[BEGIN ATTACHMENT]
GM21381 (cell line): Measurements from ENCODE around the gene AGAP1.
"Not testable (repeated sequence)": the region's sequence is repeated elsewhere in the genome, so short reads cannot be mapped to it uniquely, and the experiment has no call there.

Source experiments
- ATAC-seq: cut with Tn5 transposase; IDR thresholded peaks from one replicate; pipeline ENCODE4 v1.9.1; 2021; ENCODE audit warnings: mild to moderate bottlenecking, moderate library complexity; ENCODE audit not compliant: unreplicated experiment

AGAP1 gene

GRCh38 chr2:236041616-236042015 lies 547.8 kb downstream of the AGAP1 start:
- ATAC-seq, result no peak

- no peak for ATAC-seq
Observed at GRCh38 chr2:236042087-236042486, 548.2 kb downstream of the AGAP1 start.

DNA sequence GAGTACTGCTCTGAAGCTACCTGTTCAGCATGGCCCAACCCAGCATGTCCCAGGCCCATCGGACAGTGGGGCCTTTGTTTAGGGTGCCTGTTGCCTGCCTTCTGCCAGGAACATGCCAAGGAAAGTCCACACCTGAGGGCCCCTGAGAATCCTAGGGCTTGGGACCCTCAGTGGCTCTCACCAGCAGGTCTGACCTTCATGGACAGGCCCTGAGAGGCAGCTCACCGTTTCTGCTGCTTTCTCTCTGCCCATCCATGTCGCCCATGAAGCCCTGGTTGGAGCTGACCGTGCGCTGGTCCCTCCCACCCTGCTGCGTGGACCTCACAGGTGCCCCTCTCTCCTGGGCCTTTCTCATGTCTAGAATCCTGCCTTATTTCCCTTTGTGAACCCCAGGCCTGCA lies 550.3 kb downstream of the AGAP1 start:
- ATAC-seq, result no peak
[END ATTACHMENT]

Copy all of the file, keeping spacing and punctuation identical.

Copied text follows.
GM21381 (cell line): Measurements from ENCODE around the gene AGAP1.
"Not testable (repeated sequence)": the region's sequence is repeated elsewhere in the genome, so short reads cannot be mapped to it uniquely, and the experiment has no call there.

Source experiments
- ATAC-seq: cut with Tn5 transposase; IDR thresholded peaks from one replicate; pipeline ENCODE4 v1.9.1; 2021; ENCODE audit warnings: mild to moderate bottlenecking, moderate library complexity; ENCODE audit not compliant: unreplicated experiment

AGAP1 gene

GRCh38 chr2:236041616-236042015 lies 547.8 kb downstream of the AGAP1 start:
- ATAC-seq, result no peak

- no peak for ATAC-seq
Observed at GRCh38 chr2:236042087-236042486, 548.2 kb downstream of the AGAP1 start.

DNA sequence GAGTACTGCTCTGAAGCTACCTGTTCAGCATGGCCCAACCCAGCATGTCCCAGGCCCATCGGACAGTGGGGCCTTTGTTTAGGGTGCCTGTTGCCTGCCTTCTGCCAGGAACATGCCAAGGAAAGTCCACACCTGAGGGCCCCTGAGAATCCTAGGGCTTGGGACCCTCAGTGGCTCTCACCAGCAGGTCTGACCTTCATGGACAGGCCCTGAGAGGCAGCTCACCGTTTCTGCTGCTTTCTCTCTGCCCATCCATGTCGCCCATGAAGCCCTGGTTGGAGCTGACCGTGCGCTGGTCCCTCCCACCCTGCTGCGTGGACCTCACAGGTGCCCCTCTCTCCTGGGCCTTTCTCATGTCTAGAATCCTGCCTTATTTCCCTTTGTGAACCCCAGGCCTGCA lies 550.3 kb downstream of the AGAP1 start:
- ATAC-seq, result no peak